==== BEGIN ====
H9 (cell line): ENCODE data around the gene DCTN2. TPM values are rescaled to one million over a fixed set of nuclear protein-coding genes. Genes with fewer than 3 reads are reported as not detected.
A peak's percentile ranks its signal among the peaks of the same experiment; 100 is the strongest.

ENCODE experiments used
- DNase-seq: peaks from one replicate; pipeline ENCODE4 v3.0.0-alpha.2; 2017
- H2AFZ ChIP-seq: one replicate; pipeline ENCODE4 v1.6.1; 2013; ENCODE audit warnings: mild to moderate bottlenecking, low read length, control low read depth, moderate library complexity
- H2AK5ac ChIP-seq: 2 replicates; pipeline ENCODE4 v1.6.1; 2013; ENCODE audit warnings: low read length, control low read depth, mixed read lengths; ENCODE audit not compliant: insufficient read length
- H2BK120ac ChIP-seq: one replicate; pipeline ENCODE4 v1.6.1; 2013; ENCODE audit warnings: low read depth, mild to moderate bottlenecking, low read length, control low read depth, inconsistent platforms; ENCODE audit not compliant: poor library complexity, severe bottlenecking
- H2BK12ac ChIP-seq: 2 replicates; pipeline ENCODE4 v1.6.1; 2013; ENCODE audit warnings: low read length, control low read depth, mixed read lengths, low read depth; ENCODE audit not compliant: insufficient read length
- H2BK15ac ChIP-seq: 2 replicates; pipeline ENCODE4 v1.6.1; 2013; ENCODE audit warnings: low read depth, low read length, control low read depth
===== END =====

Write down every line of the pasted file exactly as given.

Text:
H9 (cell line): ENCODE data around the gene DCTN2. TPM values are rescaled to one million over a fixed set of nuclear protein-coding genes. Genes with fewer than 3 reads are reported as not detected.
A peak's percentile ranks its signal among the peaks of the same experiment; 100 is the strongest.

ENCODE experiments used
- DNase-seq: peaks from one replicate; pipeline ENCODE4 v3.0.0-alpha.2; 2017
- H2AFZ ChIP-seq: one replicate; pipeline ENCODE4 v1.6.1; 2013; ENCODE audit warnings: mild to moderate bottlenecking, low read length, control low read depth, moderate library complexity
- H2AK5ac ChIP-seq: 2 replicates; pipeline ENCODE4 v1.6.1; 2013; ENCODE audit warnings: low read length, control low read depth, mixed read lengths; ENCODE audit not compliant: insufficient read length
- H2BK120ac ChIP-seq: one replicate; pipeline ENCODE4 v1.6.1; 2013; ENCODE audit warnings: low read depth, mild to moderate bottlenecking, low read length, control low read depth, inconsistent platforms; ENCODE audit not compliant: poor library complexity, severe bottlenecking
- H2BK12ac ChIP-seq: 2 replicates; pipeline ENCODE4 v1.6.1; 2013; ENCODE audit warnings: low read length, control low read depth, mixed read lengths, low read depth; ENCODE audit not compliant: insufficient read length
- H2BK15ac ChIP-seq: 2 replicates; pipeline ENCODE4 v1.6.1; 2013; ENCODE audit warnings: low read depth, low read length, control low read depth